Disallow local parameter names in protocols

(James Froggatt) #1

So, local names give you a way to refer to specific arguments? Fair enough.

On the other point I mentioned, is there any particular reason local names show up in autocomplete, but only for certain parameters (ones wihout labels)? I'd like to hear the reasoning for this rule. On the surface at least, it seems inconsistent.

------------ Begin Message ------------
Group: gmane.comp.lang.swift.evolution
MsgID: <m2fur58dn8.fsf@fripp.apple.com>

Made a draft proposal to start this discussion, and help define the
problem. I'm not too biased either way, this isn't a particularly
major aspect of the language, but obviously the proposal has to
justify the potential change to the language. This is something due
for re-evaluation since Swift 3 removed the ‘first-argument
hide-by-default’ rule, which now makes this simplification possible.

Hoping to get an idea of what people's opinions are on this, and the
subject of local parameter names leaking to the user in
general. Please let me know if my reasoning is flawed, anywhere.

## Introduction

Swift's current treatment of local parameter names is rather
odd. They're hidden from the caller most of the timer, where an
external parameter label is specified, but otherwise (if a ‘_’ is
used), they actually leak out into Xcode's autocomplete. External
labels are intended to add clarity, so the local names seem like they
should be an implementation detail. Otherwise, why don't local names
show up for labelled parameters, too?

The main point in the language affected by this ambiguity is in the
protocol definition, where local names can be specified, but are only
in any way useful for autocomplete when implementing the protocol,
making them useless to the language itself.

They're useful in documentation comments, which you might have realized
if you had included them in your examples :wink:

This proposal, if accepted, would simplify the language by removing
the ability to declare local parameter names from protocols, reducing
their function signatures to just the actual requirements - label and

Code completion and doc comments are good enough reasons (for me) to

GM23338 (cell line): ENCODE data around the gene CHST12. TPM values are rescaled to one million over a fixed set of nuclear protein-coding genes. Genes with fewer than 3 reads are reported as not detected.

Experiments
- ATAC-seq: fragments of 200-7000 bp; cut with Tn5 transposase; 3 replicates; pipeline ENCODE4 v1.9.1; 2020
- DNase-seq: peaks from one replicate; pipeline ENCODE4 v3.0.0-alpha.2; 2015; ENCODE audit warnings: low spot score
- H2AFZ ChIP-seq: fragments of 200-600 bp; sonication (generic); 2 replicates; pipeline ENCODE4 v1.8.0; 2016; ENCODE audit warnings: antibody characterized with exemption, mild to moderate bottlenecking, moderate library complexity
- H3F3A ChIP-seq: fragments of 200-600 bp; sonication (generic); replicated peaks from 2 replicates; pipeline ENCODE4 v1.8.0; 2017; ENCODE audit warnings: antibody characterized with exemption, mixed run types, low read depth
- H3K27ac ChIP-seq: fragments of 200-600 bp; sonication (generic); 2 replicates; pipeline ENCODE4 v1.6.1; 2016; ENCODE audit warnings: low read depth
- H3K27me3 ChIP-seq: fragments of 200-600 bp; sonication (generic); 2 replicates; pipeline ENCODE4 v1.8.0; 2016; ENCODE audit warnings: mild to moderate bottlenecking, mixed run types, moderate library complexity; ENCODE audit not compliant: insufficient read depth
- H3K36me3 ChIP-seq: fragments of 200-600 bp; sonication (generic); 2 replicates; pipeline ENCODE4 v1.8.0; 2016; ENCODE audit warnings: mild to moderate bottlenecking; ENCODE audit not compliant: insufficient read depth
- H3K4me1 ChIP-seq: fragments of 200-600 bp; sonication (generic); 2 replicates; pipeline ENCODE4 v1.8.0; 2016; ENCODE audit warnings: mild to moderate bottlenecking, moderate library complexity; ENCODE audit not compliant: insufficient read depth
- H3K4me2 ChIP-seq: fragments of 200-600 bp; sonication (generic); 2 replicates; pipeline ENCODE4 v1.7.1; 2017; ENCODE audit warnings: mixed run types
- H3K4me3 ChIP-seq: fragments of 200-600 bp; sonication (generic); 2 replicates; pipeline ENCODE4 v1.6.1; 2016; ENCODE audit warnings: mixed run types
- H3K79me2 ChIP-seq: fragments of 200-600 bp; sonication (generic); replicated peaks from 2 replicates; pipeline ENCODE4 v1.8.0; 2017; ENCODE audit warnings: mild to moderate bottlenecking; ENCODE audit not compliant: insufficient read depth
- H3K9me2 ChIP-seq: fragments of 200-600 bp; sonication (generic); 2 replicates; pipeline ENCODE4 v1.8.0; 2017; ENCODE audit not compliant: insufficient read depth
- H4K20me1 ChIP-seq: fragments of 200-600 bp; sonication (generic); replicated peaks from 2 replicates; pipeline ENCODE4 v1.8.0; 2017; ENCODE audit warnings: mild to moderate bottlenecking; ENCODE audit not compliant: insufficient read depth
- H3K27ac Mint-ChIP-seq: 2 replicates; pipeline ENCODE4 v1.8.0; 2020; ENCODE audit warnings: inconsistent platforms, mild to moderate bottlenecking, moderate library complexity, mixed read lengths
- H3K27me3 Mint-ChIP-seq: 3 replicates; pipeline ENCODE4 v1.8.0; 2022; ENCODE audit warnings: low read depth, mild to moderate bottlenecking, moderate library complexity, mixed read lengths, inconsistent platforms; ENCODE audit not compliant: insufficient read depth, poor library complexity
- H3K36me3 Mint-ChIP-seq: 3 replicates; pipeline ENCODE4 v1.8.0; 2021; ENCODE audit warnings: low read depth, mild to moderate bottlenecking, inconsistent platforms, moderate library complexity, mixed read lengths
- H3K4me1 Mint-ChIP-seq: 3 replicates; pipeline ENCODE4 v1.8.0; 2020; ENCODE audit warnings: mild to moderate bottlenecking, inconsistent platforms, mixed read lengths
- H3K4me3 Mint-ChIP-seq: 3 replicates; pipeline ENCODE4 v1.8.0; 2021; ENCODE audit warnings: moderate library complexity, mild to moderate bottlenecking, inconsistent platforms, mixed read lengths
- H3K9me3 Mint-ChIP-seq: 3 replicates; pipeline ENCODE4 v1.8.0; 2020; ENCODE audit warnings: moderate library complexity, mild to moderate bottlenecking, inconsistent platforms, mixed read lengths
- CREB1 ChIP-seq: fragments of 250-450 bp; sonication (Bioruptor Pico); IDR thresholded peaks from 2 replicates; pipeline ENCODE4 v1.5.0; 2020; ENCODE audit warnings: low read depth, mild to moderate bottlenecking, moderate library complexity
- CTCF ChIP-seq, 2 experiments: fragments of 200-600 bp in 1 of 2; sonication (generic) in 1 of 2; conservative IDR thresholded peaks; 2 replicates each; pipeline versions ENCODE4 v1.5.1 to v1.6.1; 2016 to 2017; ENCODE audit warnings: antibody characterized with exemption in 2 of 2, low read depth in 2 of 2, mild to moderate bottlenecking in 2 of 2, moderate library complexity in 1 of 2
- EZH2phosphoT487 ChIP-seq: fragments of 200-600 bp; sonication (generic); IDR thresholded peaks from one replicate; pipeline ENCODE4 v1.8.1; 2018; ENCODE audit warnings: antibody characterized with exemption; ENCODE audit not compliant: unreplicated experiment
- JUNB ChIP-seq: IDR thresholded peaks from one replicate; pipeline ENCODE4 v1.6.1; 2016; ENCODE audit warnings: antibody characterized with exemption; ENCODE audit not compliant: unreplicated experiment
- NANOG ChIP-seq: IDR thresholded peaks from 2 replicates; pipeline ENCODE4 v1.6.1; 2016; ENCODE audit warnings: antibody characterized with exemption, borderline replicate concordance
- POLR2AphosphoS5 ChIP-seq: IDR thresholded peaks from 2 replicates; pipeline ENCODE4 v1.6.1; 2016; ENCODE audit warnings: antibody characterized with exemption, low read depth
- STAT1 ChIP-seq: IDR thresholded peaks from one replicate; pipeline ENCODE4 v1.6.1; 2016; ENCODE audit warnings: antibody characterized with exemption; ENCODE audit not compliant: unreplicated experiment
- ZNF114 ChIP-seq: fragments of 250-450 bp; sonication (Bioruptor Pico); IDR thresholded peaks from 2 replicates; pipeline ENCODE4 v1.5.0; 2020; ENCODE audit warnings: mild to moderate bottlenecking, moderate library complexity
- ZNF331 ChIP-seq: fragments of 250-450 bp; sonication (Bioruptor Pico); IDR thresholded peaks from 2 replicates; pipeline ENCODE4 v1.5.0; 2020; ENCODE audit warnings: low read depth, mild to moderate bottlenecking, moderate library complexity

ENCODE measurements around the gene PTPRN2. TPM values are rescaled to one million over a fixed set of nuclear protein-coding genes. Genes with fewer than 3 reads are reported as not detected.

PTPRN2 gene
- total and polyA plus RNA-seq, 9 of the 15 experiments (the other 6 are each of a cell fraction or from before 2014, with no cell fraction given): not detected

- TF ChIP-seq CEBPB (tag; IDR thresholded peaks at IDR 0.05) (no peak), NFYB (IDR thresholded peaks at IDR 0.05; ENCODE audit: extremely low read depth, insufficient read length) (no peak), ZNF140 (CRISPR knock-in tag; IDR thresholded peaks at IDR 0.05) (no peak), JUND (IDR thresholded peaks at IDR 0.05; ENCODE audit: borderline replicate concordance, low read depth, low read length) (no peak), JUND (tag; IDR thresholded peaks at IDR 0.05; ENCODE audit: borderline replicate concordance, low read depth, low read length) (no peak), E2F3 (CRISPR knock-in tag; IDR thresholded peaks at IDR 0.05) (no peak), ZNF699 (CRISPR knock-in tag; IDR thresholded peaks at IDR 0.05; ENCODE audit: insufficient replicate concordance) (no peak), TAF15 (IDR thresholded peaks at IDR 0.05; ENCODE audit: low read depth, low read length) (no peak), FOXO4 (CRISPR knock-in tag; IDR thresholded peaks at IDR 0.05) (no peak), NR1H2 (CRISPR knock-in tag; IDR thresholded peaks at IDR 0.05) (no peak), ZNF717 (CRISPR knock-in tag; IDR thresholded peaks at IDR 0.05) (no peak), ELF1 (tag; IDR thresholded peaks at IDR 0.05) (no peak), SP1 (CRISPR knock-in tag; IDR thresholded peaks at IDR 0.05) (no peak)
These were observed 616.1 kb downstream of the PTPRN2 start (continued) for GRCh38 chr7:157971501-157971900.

keep this capability. I am opposed to any change here.


on Tue Jul 19 2016, James Froggatt <swift-evolution@swift.org> wrote:

## Motivation

Consider the following code:

protocol ExampleProtocol {

func move(from source: Int, to destination: Int)

func max(_ a: Int, _ b: Int) -> Int

func find(_: String, in: String)

struct ExampleStruct1: ExampleProtocol {

func move(from source: Int, to destination: Int) { return }

func max(_ a: Int, _ b: Int) -> Int { return 0 }

func find(_: String, in: String) { return }

//still conforms, despite differences to the protocol signature
struct ExampleStruct2: ExampleProtocol {

func move(from: Int, to: Int) { return }

func max(_ first: Int, _ second: Int) -> Int { return 0 }

func find(_ substring: String, in string: String) { return }

ExampleStruct2 conforms to ExampleProtocol, yet clearly has some
differences to the signatures defined in the protocol. In
ExampleStruct2, its `move` function has no local parameter names,
despite their presence in the protocol definition. Its `max` function
has differing local names, and `find` has names which aren't present
in the protocol.

In functions, it is the purpose of external parameter labels serve to
add clarity to the call site. The local names become variables in the
function's scope, and are generally invisible to the caller. While
these local names can be declared in the protocol, they aren't
enforced, and are effectively useless. A confused user may expect that
this will enforce the local names, or otherwise specify a requirement,
similar to other protocol semantics.

## Proposed solution

Remove the ability to specify local parameter names from protocols.

## Detailed design

Specification of local parameter names in protocols would trigger a
compiler error, explaining that local parameter names are not
enforced, with a fixit to remove the local name from the parameter

## Impact on existing code

This will break existing protocols which declare local parameter
names, but should be easily fixable with the migrator, or the
previously mentioned fixit.

## Alternatives considered

Leave protocols as they are now, or enforce local parameter names where specified.

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From James F